4. ^ "Europe paves the way for revision of the Drinking Water Directive", Water 21, Journal of the International Water Association, August 2006, p. 18
  5. ^ The European Commission's Environment DG web site. Accessed 5 October 2007

Wikimedia Foundation. 2010.

Look at other dictionaries:

  • Drinking water quality standards — describes the quality parameters set for drinking water . Despite the truism that every human on this planet needs drinking water to survive and that water can contain many harmful constituents, there are no universally recognised and accepted… …   Wikipedia

  • Drinking water — Tap water Drinking water or potable water is water pure enough to be consumed or used with low risk of immediate or long term harm. In most developed countries, the water supplied to households, commerce and industry is all of drinking water… …   Wikipedia

  • Drinking Water Inspectorate — The Drinking Water Inspectorate is a section of Department for Environment, Food and Rural Affairs (DEFRA) set up to regulate the public water supply companies in England and Wales. Based in Whitehall, it produces an annual report showing the… …   Wikipedia

  • Water supply and sanitation in the European Union — still is under the responsibility of each member state. Nevertheless, the European Union established some policies which impact the National water strategies tremendously. However, WSS evolved in every Member State independently until the… …   Wikipedia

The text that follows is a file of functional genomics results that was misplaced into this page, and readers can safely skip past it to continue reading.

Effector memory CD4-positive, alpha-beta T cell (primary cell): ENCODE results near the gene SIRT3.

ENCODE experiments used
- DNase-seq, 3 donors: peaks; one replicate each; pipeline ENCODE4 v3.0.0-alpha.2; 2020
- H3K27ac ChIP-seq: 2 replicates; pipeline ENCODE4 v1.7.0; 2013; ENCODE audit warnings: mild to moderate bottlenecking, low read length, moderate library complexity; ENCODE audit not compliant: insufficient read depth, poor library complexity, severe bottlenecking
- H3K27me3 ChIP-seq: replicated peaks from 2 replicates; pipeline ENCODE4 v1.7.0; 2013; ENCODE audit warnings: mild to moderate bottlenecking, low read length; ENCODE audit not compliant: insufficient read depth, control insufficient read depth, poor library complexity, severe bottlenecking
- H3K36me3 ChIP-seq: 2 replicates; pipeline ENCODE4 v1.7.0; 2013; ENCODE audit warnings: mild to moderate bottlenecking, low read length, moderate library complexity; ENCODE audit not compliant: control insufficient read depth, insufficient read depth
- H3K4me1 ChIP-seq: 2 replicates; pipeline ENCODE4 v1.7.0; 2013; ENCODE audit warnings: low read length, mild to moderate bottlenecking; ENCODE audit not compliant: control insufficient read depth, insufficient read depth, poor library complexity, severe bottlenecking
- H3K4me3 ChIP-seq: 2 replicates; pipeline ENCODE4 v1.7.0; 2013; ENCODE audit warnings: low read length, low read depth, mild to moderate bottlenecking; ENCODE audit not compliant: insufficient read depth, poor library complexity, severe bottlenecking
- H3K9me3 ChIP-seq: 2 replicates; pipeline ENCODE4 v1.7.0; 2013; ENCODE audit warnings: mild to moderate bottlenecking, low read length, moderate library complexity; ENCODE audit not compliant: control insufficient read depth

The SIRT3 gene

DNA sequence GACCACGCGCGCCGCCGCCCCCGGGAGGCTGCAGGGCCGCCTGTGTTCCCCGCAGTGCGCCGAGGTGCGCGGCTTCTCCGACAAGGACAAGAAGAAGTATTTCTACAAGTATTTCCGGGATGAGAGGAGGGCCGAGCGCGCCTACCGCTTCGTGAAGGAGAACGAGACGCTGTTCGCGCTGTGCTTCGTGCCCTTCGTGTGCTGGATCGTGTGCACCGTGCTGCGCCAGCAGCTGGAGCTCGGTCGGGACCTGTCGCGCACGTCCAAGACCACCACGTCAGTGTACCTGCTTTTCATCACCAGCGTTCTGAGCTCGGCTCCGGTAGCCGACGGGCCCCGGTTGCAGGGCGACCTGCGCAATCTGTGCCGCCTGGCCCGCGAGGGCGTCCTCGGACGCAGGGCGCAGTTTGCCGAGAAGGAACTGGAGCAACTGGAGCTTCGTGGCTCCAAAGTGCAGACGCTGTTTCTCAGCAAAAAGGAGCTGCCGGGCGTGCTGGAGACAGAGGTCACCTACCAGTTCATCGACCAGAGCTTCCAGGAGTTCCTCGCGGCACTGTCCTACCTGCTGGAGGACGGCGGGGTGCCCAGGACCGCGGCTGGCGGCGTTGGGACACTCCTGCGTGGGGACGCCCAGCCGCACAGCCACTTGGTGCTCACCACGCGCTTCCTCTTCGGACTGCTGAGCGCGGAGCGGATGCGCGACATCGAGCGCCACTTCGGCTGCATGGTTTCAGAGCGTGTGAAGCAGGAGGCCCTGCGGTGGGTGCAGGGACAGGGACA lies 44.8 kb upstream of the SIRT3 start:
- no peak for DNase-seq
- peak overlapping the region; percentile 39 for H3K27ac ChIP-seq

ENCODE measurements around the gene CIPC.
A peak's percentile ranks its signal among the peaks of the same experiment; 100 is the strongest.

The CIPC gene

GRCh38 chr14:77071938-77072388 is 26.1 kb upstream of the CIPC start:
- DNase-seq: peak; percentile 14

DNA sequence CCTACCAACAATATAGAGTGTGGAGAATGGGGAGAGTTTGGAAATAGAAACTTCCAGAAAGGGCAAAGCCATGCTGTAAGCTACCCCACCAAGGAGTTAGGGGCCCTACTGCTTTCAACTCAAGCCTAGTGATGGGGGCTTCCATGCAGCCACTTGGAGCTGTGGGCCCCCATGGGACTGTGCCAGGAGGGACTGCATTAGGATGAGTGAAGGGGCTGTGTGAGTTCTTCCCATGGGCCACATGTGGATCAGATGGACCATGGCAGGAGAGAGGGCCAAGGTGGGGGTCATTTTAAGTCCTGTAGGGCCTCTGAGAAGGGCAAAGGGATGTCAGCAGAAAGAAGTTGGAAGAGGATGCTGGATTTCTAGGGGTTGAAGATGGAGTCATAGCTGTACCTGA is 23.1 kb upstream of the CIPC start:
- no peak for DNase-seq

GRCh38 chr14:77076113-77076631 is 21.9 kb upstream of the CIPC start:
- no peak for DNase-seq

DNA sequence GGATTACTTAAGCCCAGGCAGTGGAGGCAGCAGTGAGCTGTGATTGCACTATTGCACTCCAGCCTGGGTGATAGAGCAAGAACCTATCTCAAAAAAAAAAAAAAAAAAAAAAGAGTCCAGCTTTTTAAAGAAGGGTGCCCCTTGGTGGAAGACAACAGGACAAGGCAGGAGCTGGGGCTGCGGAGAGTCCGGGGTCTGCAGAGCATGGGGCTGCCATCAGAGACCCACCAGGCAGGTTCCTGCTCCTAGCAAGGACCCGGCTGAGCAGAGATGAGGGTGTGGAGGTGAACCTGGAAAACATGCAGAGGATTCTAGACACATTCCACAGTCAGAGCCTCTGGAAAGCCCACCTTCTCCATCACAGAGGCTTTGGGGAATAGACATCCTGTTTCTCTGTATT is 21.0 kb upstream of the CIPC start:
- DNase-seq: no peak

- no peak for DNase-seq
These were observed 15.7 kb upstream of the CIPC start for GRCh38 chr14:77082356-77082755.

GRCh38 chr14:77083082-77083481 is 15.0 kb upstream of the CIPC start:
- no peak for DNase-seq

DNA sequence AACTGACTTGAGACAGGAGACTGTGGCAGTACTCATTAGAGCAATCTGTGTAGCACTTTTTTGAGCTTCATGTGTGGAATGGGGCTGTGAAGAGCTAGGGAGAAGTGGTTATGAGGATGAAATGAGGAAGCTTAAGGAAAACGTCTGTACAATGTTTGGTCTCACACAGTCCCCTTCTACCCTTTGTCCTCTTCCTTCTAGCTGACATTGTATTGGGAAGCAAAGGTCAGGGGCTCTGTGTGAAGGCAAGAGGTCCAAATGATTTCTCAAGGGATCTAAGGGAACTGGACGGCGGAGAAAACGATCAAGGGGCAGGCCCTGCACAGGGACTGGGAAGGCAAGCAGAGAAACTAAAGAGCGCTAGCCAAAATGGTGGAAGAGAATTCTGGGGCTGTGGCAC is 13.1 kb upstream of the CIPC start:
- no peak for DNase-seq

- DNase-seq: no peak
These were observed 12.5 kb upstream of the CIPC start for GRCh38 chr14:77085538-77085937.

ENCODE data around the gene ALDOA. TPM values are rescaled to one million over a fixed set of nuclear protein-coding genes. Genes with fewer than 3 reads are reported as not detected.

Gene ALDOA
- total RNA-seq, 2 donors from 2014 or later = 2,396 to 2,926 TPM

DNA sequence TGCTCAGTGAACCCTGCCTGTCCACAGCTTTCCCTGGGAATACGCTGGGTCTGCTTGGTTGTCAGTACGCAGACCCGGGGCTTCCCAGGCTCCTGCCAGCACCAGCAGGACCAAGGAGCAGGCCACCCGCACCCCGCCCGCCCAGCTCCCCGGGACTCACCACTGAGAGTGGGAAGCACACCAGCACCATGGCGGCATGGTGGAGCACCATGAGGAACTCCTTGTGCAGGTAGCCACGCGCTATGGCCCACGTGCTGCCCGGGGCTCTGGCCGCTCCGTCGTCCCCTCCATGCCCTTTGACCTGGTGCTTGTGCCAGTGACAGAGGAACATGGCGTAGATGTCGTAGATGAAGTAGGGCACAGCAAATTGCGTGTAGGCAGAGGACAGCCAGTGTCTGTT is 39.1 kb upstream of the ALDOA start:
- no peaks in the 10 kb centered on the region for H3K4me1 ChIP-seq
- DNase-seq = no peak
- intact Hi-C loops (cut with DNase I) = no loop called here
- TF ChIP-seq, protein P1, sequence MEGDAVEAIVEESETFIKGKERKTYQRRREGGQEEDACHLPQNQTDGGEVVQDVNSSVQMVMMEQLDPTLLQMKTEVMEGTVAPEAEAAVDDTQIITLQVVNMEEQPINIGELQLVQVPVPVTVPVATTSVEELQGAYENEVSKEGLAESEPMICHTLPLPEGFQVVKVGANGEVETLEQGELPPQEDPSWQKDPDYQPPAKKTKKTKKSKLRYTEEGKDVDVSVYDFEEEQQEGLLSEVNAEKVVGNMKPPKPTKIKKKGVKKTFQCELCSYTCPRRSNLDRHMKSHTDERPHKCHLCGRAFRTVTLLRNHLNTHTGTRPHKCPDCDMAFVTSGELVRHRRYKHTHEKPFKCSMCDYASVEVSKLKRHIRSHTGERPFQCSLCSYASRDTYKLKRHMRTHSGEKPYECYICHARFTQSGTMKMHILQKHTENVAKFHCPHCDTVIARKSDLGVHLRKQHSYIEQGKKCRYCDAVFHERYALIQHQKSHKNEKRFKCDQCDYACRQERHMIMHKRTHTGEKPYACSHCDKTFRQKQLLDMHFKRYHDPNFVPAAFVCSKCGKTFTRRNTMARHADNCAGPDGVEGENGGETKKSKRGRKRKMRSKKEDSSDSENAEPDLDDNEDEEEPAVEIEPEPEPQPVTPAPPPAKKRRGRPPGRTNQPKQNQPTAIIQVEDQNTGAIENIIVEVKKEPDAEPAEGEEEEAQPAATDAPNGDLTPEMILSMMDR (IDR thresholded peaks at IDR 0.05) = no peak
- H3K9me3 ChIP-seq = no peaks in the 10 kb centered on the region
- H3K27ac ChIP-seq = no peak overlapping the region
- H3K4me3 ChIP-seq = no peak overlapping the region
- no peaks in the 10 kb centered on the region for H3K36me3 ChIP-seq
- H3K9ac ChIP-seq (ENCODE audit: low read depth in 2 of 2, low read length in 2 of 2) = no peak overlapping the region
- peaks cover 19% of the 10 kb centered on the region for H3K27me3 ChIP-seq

• Water supply and sanitation in Portugal — is characterized by important advances in access to services, technologies and service quality over past decades (1980s ndash;1990s), partially achieved thanks to important funds from the European Union. Nevertheless, sanitation still remains… …   Wikipedia

  • Water supply and sanitation in Ireland — Water supply and sanitation services in Ireland, in contrast to most countries in the world, are provided free of charge to domestic users since 1997. Only non domestic users are billed for these services. The bulk of the costs of service… …   Wikipedia

  • Water quality — A rosette sampler is used to collect samples in deep water, such as the Great Lakes or oceans, for water quality testing. Water quality is the physical, chemical and biological characteristics of water.[1] It is a measure of the condition of… …   Wikipedia

  • directive — noun ADJECTIVE ▪ clear ▪ Don t start anything without a clear directive from management. ▪ general ▪ important, prime ▪ advance …   Collocations dictionary

  • Water industry — The water industry provides drinking water and wastewater services (including sewage treatment) to households and industry. OverviewThe modern water industry operates sophisticated and costly water and wastewater networks and sewage treatment… …   Wikipedia

  • Water supply and sanitation in Denmark — Public water supply and sanitation in the Denmark is characterized by universal access and generally good service quality. Some salient features of the sector in the Denmark compared to other developed countries are:* service provision only by… …   Wikipedia